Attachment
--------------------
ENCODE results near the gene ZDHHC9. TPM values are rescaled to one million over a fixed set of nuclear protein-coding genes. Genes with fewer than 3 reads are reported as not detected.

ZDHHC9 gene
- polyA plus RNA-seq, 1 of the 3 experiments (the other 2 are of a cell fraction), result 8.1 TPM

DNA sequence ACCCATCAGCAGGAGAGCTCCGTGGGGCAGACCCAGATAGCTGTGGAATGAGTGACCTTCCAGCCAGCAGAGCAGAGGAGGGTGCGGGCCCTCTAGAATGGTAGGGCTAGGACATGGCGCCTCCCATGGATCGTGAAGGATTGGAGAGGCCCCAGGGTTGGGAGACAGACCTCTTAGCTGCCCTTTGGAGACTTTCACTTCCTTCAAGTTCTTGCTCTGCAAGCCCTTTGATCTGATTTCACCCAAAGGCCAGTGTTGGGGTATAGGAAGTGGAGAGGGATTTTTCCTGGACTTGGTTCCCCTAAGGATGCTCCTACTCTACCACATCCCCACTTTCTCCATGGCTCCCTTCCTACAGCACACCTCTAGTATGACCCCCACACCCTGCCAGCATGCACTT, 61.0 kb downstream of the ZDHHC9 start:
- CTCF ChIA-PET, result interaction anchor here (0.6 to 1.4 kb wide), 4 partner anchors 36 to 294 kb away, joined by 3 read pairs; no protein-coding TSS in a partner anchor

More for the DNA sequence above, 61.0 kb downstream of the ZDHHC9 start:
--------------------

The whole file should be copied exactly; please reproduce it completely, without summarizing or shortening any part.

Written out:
ENCODE results near the gene ZDHHC9. TPM values are rescaled to one million over a fixed set of nuclear protein-coding genes. Genes with fewer than 3 reads are reported as not detected.

ZDHHC9 gene
- polyA plus RNA-seq, 1 of the 3 experiments (the other 2 are of a cell fraction), result 8.1 TPM

DNA sequence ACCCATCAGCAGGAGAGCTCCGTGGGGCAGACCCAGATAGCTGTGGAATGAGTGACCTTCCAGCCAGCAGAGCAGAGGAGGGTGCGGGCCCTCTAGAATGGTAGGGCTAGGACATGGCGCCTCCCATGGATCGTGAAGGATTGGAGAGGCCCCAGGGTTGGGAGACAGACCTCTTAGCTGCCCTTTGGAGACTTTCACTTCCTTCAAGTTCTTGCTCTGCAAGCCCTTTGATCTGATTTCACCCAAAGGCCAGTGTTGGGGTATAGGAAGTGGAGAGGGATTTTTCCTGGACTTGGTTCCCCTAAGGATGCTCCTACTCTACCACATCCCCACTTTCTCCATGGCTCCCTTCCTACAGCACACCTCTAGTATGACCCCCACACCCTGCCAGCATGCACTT, 61.0 kb downstream of the ZDHHC9 start:
- CTCF ChIA-PET, result interaction anchor here (0.6 to 1.4 kb wide), 4 partner anchors 36 to 294 kb away, joined by 3 read pairs; no protein-coding TSS in a partner anchor

More for the DNA sequence above, 61.0 kb downstream of the ZDHHC9 start: